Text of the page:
Vesicoureteral Reflux (VUR) | Frequently Asked Questions

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Can vesicoureteral reflux be prevented?

No. However, the urinary tract infections that are often associated with vesicoureteral reflux (VUR) can be prevented with changes to toileting behaviors, management of constipation and preventive antibiotics.

Is vesicoureteral reflux inherited?

Yes, VUR is more common in family members of people with VUR. For this reason, you should discuss with your doctor whether siblings or other family members should be tested for VUR.

How often do children with vesicoureteral reflux need to be seen?

We usually see patients with VUR every six to 12 months. Infants may be seen more often. For children with persistent VUR, we recommend VUR testing every year to two years, depending on the child's age.

What do parents of a child with vesicoureteral reflux need to look out for?

The most important issue for children with VUR is a urinary tract infection (UTI). Kidney infections can cause kidney damage, so parents need to watch for signs of UTI. In young children, this usually means a fever. Other signs of UTI include foul-smelling urine, pain with urination, blood in the urine, increased frequency of urination or wetting accidents, or flank and abdominal pain.

Is surgery mandatory?

Many children with VUR will outgrow the condition on their own. Therefore, we do not perform surgery as initial treatment in most children. Some children, however, will require surgery to correct VUR. The most common reasons for proceeding with surgical correction of VUR are repeated UTI with kidney involvement, failure of VUR to resolve on its own over time or severe VUR that is very unlikely to resolve.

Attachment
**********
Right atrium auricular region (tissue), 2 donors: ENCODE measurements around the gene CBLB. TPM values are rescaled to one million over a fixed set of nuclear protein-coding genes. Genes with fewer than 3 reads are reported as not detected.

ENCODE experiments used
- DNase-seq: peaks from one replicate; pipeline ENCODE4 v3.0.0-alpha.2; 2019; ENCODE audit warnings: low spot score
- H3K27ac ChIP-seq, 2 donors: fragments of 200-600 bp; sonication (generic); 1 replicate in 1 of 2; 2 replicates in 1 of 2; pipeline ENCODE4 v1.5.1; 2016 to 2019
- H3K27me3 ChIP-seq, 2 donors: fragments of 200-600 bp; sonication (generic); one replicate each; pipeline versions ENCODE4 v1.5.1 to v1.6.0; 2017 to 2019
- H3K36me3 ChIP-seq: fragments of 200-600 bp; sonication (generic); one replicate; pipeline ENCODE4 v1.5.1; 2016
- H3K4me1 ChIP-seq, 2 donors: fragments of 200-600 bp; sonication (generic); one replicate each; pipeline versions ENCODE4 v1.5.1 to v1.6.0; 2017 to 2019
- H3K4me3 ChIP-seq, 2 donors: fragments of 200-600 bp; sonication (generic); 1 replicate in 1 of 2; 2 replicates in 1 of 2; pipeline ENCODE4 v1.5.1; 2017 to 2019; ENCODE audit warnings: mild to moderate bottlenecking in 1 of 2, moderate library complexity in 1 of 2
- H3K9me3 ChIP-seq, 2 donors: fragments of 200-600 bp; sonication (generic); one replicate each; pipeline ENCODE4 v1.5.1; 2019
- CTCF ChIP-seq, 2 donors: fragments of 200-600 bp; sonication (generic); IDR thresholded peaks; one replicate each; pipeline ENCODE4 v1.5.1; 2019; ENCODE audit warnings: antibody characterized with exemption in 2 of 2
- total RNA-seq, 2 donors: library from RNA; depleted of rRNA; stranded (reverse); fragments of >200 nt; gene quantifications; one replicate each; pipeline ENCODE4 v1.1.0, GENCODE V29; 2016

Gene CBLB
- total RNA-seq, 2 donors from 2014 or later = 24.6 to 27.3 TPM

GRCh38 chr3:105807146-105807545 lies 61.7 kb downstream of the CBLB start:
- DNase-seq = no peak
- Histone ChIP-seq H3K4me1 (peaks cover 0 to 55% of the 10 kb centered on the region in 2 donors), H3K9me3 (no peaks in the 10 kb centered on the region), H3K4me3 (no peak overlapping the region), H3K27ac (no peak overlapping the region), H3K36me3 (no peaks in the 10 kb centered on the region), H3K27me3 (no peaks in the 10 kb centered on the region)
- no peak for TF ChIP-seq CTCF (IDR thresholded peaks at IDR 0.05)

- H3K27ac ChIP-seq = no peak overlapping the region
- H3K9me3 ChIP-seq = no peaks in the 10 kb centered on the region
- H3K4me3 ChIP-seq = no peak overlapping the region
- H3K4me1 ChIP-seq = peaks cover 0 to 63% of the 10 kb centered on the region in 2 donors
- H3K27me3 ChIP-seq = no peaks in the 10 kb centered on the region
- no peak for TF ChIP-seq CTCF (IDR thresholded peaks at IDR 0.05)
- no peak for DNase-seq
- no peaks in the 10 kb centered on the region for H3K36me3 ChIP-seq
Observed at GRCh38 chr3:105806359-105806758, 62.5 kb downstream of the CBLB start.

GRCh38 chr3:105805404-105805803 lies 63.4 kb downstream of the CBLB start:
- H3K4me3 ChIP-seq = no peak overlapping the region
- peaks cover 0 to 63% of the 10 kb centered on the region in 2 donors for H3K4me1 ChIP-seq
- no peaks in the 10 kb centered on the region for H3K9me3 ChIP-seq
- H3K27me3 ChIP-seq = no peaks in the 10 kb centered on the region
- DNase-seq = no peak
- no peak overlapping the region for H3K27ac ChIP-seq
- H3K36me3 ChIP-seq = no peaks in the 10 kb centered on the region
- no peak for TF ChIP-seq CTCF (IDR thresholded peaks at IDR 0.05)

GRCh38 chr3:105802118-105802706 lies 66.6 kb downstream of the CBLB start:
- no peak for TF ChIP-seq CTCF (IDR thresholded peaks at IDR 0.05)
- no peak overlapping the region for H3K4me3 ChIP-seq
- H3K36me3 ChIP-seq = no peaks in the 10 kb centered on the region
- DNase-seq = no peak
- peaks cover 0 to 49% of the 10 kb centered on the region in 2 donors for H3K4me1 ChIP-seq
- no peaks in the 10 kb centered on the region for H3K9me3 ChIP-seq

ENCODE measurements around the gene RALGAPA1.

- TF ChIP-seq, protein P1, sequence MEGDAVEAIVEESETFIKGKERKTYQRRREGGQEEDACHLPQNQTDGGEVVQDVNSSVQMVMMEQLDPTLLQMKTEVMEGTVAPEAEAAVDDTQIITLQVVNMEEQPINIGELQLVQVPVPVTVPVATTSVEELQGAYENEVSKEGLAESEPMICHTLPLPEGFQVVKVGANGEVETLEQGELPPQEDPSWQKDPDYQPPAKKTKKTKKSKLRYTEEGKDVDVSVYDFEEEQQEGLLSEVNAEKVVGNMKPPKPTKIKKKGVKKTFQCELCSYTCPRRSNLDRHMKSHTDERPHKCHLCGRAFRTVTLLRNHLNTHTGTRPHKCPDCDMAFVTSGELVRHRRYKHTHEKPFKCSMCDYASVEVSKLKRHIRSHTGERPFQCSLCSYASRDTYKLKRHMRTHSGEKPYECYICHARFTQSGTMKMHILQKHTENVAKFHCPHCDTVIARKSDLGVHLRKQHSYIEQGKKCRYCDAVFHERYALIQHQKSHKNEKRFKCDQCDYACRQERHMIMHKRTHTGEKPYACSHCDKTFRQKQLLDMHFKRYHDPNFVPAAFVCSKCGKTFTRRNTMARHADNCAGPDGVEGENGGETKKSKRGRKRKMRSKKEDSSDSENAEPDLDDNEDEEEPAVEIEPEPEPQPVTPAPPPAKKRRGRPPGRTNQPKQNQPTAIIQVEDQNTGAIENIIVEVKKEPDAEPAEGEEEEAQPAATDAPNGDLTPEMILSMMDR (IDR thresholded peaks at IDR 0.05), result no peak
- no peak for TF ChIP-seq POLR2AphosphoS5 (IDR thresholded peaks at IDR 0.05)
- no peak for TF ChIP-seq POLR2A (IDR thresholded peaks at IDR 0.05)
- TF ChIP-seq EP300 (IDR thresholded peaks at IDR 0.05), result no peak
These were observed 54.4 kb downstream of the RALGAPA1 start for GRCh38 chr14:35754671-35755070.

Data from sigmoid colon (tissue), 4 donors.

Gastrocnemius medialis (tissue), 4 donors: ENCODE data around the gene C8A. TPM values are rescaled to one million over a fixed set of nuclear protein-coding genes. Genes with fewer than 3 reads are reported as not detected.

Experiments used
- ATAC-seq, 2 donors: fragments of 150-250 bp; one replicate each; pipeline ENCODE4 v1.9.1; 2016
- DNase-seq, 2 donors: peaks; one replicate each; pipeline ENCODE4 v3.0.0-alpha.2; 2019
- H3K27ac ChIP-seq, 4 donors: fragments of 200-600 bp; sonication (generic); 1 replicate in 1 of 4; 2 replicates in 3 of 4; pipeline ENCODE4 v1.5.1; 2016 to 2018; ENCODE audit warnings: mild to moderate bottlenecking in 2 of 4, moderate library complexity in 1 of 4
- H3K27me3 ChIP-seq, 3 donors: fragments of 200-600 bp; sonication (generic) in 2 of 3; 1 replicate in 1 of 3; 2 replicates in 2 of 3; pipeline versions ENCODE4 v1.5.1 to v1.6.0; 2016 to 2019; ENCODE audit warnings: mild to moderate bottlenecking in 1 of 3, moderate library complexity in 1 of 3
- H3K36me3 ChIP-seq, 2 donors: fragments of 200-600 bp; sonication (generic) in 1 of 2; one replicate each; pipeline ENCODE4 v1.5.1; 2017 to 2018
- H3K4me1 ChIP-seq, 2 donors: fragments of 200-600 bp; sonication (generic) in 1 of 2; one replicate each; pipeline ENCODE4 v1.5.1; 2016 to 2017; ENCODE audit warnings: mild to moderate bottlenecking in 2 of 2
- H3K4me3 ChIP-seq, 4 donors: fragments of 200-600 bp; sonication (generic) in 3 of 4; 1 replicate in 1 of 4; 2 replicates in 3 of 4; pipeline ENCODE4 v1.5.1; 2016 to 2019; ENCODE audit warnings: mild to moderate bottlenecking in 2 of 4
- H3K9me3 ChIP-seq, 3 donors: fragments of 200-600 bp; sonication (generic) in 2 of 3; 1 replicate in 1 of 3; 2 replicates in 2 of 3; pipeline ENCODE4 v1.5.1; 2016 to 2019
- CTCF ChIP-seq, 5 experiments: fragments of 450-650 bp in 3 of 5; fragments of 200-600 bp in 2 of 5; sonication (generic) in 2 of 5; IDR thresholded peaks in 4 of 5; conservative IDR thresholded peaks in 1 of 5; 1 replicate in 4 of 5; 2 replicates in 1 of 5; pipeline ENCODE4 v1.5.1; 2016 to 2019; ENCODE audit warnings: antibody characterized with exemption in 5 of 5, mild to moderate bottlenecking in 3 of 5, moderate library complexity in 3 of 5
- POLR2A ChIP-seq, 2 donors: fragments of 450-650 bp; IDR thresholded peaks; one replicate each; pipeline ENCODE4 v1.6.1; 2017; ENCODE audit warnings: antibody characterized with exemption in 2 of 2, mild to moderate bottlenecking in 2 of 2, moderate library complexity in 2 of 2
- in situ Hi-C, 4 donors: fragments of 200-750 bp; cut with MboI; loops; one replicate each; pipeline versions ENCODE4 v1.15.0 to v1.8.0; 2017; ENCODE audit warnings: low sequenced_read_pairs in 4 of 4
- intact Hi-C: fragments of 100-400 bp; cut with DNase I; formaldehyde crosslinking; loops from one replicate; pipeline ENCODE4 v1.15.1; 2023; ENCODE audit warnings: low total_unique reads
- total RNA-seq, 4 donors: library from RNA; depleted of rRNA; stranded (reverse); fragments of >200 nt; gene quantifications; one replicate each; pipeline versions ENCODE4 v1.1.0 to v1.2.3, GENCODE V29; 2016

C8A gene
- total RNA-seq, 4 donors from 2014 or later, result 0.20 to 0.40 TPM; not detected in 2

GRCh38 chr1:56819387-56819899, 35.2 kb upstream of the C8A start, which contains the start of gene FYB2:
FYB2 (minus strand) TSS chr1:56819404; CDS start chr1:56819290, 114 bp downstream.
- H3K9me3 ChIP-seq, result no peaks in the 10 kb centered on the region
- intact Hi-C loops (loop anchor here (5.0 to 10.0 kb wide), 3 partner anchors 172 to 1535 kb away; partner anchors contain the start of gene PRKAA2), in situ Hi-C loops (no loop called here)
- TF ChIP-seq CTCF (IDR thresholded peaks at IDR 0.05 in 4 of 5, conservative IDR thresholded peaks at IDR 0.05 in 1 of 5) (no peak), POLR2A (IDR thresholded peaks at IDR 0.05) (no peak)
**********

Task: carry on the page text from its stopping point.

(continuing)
If surgery is recommended, what should we expect?

During the open ureteral reimplantation, the surgeon makes an incision in the lower abdomen and exposes the bladder. The junction of the bladder and the ureter (the tube connecting the bladder to the kidney) is reconstructed to prevent urine from flowing backwards up into the kidney. A catheter is left in the bladder to drain the urine for the first one to two days after surgery.

Are antibiotics safe to take for a long time?

Yes. The preventive antibiotics used are given once a day and are very low dose. There are some risks associated with any medication, but we believe that the benefits of preventing UTI (and kidney scarring) in children with VUR outweigh any small risks associated with taking the antibiotics for long periods. We have treated thousands of children with preventive antibiotics for many years with very few severe side effects.

Do children become “immune” to the antibiotics?

Children do not become “immune” to antibiotics. Their immune systems (the germ-fighting and infection-fighting systems) remain fully functional and aren’t altered by being on these medications. Children can still fight off infections normally. However, the bacteria (germs) living on and inside of human beings can become resistant to certain antibiotics through chronic or ongoing exposure.

This problem is minimized by properly selecting the best antibiotic medicines for UTI prevention, using a very low dose and giving it only once a day. Resistance to antibiotics is a major concern in health care and is being studied carefully.

If my child has vesicoureteral reflux, what type of follow up is needed?

Your doctor often will use ultrasound to follow your child’s kidney growth and health. We perform special tests to check for VUR every one to two years. In some cases, VUR can result in scarring in the kidney, which can lead to high blood pressure. Children with scars in their kidneys should have their blood pressure and urine checked every six months, even if their VUR has gone away. 

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